BFCA Presents: Black Filmmaker Interviews

The Black Film Center & Archive holds hundreds of rare and often one-of-a-kind recordings documenting the voices and stories of figures across Black film history. Many of these recordings have been published to IU’s digital collections repository Media Collections Online, but BFCA staff are continually working to transcribe and publicize more interviews from our collections for the public to discover. In our new 2023 series, "The Black Film Center & Archive Presents: Black Filmmaker Interviews," we are widely publishing a previously-unreleased interview from our collections monthly from January through July. 

January: S. Torriano Berry (2002 November 15)

The series begins with a recorded conversation with filmmaker, historian, and writer S. Torriano Berry, taped during his visit to the IU-Bloomington campus in November 2002. The co-author of The 50 Most Influential Black Films (2001) and director of films such as Embalmer (1996), Berry has been a central figure in independent film for more than five decades, and as a film professor at Howard University from 1990 to 2016, he mentored and influenced hundreds of emerging BIPOC film artists. 

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February: Bridgett M. Davis (2014 September 29)

The series continues with a conversation with writer, novelist, teacher, and filmmaker Bridgett M. Davis, recorded with then-BFCA director Michael T. Martin and graduate assistant Noelle Griffis. Bridgett Davis is Professor of Journalism and the Writing Professions at Baruch College, CUNY, where she instructs classes in creative writing and screenwriting. Her film directorial debut Naked Acts (1996) was a landmark feminist exploration of Black women’s sexuality and body image, capturing a rich period of ‘90s independent cinema when increasing numbers of BIPOC film artists were expanding the range of acceptable Black screen representations.

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March: Julie Dash (2006 October 29)

The series continues with a conversation with filmmaker Julie Dash, recorded October 29, 2006 with then-BFCA director Michael T. Martin at the Indianapolis Museum of Art. Julie Dash is one of the most prominent and acclaimed members of the L.A. Rebellion (a movement of independent filmmakers who expanded the possibilities of Black screen representation from the 1970s-1990s). Beginning with her short films like Diary of an African Nun (1977) and Illusions (1982), Ms. Dash began developing a compassionate, lyrical body of work exploring the Black female experience. Her feature debut, the stunning Daughters of the Dust (1991), was hailed during its release for its striking visual design and experimental use of Gullah dialect, and made history as the first film by an African American woman to receive general theatrical distribution.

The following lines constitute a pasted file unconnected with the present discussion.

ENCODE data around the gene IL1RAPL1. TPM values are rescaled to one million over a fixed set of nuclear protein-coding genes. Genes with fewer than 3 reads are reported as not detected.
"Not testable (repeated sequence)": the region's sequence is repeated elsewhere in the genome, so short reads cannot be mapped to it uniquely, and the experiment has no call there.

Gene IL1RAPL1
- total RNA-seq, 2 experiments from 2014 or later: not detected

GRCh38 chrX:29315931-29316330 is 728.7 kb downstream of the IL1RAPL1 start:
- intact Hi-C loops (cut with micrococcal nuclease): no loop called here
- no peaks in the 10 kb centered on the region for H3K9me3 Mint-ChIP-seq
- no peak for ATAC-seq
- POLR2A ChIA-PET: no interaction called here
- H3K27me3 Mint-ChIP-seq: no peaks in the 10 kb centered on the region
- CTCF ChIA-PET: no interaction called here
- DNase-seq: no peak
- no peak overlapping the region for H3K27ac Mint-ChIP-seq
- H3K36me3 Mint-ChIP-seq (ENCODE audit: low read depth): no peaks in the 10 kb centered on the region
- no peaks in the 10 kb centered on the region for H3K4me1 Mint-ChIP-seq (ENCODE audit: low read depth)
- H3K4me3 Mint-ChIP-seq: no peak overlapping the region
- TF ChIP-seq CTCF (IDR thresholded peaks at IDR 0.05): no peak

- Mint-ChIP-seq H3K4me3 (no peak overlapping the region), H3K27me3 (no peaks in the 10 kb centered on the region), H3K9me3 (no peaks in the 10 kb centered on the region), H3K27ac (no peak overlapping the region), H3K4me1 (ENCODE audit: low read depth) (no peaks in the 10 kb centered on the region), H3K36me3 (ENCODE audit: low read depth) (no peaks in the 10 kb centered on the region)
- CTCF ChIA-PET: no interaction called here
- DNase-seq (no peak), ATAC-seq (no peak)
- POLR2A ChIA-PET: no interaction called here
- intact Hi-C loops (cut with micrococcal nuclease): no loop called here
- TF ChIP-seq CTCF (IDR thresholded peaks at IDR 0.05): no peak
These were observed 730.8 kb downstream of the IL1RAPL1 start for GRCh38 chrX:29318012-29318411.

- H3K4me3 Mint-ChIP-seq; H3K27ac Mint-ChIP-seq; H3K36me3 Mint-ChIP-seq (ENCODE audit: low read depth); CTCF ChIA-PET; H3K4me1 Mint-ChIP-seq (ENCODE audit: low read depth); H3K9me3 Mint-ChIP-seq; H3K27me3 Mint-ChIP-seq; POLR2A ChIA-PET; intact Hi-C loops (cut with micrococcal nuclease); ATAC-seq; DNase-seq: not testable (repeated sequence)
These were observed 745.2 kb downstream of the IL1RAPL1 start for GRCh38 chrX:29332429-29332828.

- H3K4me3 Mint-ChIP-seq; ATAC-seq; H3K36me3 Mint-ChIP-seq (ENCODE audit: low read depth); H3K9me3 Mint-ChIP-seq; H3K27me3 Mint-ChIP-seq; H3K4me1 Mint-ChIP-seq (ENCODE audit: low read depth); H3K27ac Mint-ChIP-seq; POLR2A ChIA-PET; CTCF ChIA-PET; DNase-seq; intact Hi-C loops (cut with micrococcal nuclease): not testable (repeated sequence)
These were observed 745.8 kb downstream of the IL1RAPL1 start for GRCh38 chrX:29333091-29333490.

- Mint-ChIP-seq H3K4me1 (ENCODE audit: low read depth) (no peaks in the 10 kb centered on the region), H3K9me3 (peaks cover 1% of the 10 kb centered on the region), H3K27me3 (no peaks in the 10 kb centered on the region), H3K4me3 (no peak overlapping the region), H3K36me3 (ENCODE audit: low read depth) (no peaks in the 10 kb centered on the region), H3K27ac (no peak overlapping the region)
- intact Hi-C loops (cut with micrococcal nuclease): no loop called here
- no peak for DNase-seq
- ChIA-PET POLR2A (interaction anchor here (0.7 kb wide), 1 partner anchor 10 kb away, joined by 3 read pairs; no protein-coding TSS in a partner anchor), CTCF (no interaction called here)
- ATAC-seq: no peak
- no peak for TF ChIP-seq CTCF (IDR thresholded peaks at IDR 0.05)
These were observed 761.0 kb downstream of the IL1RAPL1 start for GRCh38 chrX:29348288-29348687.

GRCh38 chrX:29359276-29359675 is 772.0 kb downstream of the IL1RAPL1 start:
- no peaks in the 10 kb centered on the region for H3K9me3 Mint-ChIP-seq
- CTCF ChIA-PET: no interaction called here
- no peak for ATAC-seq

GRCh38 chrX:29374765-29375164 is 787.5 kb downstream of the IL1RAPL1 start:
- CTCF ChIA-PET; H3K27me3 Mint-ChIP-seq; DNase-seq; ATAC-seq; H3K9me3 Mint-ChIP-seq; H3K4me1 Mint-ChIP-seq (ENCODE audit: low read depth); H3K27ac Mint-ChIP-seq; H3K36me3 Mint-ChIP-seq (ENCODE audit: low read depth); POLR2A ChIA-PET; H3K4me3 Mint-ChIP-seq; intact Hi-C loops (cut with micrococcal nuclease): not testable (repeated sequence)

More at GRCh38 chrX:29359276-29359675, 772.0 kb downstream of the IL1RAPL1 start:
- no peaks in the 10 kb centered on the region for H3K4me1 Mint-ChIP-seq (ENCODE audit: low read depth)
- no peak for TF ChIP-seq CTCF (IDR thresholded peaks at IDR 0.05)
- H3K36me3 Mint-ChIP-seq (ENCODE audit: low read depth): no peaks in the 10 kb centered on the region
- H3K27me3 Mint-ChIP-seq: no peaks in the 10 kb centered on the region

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April: Regina Kimbell (2008 February 5)

The series continues with a conversation with filmmaker Regina Kimbell, recorded February 5, 2008 with then-BFCA archivist Mary Huelsbeck. Regina Kimbell is an award-winning filmmaker, cinematographer, and photographer. Growing up in Indianapolis, Ms. Kimbell earned her B.A. from Indiana University, Bloomington and worked as a fashion photographer in California before graduating from the film program at Los Angeles City College. A true independent filmmaking voice, Ms. Kimbell worked for years (with co-director Jay Bluemke) on her first feature-length documentary, My Nappy Roots: A Journey Through Black Hair-itage (2006), exploring the politics and cultural history of African American hair and beauty standards. Her experience with the film led her to found the nonprofit Nappywood, which has produced various lifestyle exposition events since 2013, including a multi-media exhibit in 2020 on the history of Black women hairstyles at the Second Baptist Church in Los Angeles.  

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May: Spike Lee (2002 October 9)

The series continues with a conversation with legendary filmmaker Spike Lee, recorded with then-BFCA director Audrey T. McCluskey on October 9, 2002 while he was at Indiana University, Bloomington to accept the BFCA’s Oscar Micheaux Distinguished Achievement Award.

One of the most influential voices in contemporary film, Spike Lee has inspired, mentored, and elevated the work of countless BIPOC filmmakers through his production company 40 Acres and a Mule Filmworks and his many decades teaching at NYU’s graduate film program. His astonishing body of work across both narratives and documentaries includes She’s Gotta Have It (1986), Do the Right Thing (1989), Malcolm X (1992), Crooklyn (1994), 4 Little Girls (1997), Bamboozled (2000), 25th Hour (2002), When the Levees Broke (2006), Chi-Raq (2015), BlacKkKlansman (2018), and Da 5 Bloods (2020).

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